Nemesis: searching for the sun's deadly companion star.
If the sun is not a member of a binary or multiple star system, it is among the minority of stars. Yet if the sun has a companion, no one in thousands of years of observing has found it. It must be both distant and dim. A search for such a solar companion is now under way in Berkeley, Calif. Richard Muller, Jordin Kare and Carl Pennypacker of the Lawrence Berkeley Laboratory are using a telescope at the University of California's Leuschner Observatory in the Berkeley hills, and are just completing their first series of observations.
They call the putative companion star Nemesis, after the Greek goddess of doom. The impulse to search for such a star now and the rationale for the name come from paleontology. Evidence recently put together seems to show mass extinctions of biological species at intervals of 26 million years. Why would this happen? One theory suggests that changes in living conditions are triggered by comets striking the earth after their motion was changed by an impulse due to the passage of Nemesis (SN: 4/21/84, p. 250).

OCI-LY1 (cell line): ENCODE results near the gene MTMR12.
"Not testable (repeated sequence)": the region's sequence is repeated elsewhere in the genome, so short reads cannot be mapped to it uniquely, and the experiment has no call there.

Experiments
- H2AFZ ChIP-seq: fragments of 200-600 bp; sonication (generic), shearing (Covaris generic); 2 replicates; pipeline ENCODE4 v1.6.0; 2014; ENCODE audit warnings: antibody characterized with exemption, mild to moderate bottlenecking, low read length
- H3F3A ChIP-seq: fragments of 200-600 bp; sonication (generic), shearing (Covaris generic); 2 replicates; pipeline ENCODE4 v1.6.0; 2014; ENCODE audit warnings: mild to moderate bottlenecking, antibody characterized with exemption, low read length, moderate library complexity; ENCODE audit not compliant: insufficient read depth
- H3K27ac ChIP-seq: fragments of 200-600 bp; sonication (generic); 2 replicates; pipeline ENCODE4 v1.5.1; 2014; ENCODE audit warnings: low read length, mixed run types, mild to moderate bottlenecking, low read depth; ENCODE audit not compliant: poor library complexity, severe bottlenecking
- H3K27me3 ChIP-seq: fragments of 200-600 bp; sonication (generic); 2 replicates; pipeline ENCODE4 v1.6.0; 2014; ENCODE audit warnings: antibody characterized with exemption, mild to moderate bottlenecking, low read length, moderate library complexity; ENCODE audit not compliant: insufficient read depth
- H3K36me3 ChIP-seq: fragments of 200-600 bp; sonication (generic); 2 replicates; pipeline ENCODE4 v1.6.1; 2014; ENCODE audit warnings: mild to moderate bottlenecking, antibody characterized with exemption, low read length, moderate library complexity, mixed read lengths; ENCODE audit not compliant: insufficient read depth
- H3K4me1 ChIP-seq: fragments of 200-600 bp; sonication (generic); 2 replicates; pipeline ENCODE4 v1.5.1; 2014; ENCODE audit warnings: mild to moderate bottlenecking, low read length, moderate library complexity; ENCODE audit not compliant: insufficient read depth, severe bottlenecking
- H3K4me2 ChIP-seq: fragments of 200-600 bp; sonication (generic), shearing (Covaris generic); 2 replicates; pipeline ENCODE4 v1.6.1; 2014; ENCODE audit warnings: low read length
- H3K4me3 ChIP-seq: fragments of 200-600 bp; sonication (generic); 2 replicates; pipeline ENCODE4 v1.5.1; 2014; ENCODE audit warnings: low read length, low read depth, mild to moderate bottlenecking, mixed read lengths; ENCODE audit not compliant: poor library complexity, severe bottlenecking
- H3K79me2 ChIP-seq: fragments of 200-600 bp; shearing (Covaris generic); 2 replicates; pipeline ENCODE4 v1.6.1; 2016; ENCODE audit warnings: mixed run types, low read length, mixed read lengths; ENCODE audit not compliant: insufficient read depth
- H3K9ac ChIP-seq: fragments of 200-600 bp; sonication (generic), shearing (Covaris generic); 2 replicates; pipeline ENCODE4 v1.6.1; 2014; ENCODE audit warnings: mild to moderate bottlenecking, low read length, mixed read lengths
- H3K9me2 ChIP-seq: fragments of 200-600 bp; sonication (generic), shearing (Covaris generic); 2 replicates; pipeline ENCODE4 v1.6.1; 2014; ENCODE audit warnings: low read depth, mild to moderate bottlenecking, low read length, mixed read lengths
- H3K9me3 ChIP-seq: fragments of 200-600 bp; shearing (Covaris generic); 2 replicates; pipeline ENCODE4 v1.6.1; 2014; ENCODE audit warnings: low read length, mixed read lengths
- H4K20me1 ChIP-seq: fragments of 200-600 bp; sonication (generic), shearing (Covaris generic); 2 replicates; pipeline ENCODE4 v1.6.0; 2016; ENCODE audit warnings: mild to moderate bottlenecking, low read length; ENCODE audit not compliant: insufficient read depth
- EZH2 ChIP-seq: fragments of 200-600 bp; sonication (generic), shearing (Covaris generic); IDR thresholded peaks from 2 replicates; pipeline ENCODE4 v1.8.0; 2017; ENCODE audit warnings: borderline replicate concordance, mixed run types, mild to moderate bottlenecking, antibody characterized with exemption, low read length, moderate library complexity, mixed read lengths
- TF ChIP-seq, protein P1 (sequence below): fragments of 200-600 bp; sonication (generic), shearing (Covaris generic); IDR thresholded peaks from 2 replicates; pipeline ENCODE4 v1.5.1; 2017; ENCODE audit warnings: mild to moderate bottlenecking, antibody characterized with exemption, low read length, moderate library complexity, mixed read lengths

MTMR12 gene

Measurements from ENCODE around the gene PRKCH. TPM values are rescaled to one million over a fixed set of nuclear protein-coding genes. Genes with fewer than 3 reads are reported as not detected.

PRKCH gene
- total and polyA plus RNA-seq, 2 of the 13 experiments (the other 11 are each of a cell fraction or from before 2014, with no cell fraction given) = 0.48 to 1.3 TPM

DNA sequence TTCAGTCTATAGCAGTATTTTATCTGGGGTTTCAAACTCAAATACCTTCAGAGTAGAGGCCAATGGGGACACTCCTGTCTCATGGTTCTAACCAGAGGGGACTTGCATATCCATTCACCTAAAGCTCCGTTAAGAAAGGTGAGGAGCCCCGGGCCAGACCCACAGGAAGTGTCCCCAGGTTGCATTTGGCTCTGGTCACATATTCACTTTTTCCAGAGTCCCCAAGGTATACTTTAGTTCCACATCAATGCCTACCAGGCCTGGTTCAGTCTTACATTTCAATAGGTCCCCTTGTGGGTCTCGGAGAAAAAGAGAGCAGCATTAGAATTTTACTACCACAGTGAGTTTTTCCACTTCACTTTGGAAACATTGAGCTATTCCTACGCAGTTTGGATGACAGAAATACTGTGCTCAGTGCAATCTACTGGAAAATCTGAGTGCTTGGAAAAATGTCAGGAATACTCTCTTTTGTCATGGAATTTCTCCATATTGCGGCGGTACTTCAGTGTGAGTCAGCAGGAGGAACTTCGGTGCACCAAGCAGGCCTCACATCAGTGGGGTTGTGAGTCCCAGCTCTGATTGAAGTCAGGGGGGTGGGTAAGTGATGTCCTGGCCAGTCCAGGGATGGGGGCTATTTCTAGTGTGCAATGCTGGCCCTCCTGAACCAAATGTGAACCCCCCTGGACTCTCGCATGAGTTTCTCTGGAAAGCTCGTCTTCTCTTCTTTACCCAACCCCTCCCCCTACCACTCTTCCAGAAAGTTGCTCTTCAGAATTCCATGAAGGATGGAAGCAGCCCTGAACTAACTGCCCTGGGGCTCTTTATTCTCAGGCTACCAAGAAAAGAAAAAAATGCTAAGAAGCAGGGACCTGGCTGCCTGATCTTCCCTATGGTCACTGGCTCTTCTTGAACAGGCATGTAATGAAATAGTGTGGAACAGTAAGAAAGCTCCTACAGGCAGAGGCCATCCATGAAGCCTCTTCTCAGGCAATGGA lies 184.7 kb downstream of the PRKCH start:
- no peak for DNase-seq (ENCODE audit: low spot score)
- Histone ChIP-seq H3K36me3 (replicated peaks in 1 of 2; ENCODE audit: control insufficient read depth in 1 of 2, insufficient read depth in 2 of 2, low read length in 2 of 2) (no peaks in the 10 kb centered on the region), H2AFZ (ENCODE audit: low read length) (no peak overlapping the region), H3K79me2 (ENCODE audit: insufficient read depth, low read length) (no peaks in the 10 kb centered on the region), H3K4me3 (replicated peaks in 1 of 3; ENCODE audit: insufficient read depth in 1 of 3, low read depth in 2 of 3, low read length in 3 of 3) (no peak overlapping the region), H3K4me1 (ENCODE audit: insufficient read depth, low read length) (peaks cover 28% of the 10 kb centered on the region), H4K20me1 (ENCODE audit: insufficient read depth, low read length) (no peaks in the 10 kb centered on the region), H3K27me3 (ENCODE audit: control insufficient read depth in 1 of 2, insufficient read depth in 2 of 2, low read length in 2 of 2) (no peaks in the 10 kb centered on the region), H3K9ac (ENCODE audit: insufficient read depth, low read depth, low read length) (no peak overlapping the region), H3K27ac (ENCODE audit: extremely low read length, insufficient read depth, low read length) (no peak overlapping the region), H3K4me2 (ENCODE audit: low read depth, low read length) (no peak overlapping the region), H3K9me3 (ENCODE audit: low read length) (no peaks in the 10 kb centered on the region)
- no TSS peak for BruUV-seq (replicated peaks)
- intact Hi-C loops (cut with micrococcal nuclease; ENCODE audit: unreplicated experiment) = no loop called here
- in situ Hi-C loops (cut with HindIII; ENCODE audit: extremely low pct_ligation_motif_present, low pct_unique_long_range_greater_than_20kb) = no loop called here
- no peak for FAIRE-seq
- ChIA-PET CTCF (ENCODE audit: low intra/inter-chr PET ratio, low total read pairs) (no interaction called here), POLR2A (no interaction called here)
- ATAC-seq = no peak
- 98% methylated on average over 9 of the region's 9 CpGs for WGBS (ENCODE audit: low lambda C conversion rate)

From Kepler's law, calculation shows that for an orbit of 26 million years, the semimajor axis of Nemesis's orbit has to be 88,000 times that of the earth. Doubled, this gives 2.8 light-years for the major axis or longest dimension of the star's orbit. That puts it closer than any known star to the sun, so Nemesis should show a larger parallax than any now known.
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|Title Annotation:||From the Archive|
|Article Type:||Brief article|
|Date:||Dec 3, 2011|
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